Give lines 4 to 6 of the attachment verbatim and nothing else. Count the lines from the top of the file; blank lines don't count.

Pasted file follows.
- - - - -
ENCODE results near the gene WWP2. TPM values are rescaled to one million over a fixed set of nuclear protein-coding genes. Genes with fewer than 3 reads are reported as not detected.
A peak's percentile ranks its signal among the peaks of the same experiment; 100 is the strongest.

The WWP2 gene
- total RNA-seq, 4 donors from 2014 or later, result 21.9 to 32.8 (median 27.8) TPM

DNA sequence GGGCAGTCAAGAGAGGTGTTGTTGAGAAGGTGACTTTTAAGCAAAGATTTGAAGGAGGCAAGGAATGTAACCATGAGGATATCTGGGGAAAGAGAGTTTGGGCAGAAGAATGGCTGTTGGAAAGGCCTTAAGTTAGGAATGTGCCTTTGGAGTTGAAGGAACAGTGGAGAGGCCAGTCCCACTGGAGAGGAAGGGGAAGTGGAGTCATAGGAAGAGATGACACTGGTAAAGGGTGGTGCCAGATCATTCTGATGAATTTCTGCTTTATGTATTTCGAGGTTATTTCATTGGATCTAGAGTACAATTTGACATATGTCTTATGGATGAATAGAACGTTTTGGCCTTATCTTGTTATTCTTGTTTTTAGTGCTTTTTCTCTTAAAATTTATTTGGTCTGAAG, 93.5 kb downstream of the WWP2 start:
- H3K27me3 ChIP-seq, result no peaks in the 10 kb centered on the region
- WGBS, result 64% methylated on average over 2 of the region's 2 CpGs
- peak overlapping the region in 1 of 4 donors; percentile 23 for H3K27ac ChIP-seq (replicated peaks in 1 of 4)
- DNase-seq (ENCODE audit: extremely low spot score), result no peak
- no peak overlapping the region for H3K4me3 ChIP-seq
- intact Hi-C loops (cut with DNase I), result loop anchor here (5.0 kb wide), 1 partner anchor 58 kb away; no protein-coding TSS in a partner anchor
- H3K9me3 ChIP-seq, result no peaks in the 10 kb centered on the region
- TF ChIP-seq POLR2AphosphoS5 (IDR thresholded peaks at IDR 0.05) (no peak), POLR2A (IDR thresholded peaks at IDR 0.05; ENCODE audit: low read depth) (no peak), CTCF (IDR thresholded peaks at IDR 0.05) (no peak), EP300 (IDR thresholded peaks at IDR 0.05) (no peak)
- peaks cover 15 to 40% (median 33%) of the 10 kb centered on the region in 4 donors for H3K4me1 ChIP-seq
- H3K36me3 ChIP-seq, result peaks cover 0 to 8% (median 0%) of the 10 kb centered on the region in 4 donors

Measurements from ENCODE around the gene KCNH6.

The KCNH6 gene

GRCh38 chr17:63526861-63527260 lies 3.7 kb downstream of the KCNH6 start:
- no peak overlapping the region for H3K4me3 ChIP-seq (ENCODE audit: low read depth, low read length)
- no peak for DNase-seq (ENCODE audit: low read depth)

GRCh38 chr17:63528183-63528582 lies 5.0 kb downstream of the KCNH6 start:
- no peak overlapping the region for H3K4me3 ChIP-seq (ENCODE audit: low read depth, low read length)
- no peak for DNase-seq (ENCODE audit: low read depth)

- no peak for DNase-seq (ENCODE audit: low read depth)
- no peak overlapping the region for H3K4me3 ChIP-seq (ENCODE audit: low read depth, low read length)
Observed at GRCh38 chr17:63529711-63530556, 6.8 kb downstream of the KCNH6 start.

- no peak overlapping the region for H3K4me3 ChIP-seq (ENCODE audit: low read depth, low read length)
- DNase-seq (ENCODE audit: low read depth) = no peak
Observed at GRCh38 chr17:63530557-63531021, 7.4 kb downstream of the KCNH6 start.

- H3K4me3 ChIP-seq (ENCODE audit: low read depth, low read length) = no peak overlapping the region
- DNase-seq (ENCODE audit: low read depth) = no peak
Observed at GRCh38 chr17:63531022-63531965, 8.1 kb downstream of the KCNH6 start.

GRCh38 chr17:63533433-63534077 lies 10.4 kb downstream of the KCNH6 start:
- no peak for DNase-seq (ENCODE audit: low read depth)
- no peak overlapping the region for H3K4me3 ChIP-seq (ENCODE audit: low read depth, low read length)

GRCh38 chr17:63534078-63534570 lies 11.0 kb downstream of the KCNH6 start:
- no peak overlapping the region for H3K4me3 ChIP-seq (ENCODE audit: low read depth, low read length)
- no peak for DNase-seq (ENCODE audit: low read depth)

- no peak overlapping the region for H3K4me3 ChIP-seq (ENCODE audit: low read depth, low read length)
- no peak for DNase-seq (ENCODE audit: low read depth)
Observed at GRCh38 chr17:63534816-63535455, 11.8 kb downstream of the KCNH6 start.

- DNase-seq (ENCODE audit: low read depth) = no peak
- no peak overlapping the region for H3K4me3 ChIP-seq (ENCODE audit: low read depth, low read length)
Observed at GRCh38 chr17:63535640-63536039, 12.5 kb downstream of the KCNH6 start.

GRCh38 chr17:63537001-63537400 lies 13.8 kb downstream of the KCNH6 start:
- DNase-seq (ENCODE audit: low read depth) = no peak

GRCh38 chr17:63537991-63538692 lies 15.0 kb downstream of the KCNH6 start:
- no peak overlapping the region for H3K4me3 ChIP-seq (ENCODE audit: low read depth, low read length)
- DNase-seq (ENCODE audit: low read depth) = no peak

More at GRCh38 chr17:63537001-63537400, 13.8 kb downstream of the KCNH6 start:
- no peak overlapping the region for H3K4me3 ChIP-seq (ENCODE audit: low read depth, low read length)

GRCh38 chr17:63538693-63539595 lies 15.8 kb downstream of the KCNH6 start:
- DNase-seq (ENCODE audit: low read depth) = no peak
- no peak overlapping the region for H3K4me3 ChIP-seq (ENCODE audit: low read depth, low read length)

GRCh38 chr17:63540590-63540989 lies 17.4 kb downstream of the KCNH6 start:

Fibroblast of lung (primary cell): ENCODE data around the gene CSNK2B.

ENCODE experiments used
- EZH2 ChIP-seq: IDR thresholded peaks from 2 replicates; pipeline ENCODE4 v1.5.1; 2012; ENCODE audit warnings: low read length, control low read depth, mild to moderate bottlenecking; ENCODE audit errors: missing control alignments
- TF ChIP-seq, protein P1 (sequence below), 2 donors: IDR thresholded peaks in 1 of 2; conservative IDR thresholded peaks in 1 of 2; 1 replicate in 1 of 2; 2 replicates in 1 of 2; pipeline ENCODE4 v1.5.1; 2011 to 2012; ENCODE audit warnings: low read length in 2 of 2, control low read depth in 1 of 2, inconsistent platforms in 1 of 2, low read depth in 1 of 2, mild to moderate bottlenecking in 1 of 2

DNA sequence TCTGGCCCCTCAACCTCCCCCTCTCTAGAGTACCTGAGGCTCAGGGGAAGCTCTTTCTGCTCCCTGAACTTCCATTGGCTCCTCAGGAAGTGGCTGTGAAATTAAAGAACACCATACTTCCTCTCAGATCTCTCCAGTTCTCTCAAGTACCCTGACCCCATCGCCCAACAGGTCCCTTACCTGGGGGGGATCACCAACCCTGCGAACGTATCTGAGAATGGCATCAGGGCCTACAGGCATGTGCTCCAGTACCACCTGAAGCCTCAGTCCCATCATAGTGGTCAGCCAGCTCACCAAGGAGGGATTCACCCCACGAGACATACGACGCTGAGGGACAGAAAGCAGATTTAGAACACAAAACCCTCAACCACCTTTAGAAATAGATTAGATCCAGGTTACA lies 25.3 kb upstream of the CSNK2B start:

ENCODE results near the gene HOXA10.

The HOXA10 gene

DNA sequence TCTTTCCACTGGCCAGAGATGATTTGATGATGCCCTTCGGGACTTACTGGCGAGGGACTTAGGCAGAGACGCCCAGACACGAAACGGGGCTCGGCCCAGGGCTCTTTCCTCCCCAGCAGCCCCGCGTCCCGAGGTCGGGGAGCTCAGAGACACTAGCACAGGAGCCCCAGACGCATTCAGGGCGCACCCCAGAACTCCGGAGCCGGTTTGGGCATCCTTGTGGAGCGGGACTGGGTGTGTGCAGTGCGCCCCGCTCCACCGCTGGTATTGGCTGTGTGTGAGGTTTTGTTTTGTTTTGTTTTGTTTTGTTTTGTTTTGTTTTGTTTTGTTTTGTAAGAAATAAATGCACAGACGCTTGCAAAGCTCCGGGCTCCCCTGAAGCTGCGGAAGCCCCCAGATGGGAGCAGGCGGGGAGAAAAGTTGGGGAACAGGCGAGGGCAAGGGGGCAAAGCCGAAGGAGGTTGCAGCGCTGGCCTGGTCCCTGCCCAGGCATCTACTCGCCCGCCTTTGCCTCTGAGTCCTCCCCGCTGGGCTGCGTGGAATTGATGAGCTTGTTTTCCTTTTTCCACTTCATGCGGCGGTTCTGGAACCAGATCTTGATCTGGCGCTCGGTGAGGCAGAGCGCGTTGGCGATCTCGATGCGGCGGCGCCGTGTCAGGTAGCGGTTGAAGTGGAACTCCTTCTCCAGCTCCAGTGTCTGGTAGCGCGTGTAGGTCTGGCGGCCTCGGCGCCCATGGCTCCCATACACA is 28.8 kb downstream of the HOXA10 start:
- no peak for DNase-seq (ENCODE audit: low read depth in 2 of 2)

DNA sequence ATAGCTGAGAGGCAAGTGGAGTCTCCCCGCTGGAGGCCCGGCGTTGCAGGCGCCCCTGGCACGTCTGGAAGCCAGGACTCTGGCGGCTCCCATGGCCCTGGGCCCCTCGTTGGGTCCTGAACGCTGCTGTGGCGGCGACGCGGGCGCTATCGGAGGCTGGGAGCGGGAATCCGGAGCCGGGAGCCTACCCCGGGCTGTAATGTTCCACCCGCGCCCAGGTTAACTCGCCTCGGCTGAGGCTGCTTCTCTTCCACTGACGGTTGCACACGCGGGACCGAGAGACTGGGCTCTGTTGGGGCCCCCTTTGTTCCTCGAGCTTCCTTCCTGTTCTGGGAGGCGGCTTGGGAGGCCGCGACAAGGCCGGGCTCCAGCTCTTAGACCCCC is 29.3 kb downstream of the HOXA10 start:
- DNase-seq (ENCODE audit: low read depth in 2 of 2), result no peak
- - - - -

- total RNA-seq, 4 donors from 2014 or later, result 21.9 to 32.8 (median 27.8) TPM

DNA sequence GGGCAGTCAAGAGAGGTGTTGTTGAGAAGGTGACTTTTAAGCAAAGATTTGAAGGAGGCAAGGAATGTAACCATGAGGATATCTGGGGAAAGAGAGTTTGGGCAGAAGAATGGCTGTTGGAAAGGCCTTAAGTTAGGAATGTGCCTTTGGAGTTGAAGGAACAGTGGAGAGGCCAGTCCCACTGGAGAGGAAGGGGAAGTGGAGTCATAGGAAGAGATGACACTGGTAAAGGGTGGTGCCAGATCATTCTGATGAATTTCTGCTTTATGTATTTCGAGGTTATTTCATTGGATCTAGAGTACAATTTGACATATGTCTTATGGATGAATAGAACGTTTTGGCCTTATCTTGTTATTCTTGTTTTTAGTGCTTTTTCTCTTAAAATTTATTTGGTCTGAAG, 93.5 kb downstream of the WWP2 start:
- H3K27me3 ChIP-seq, result no peaks in the 10 kb centered on the region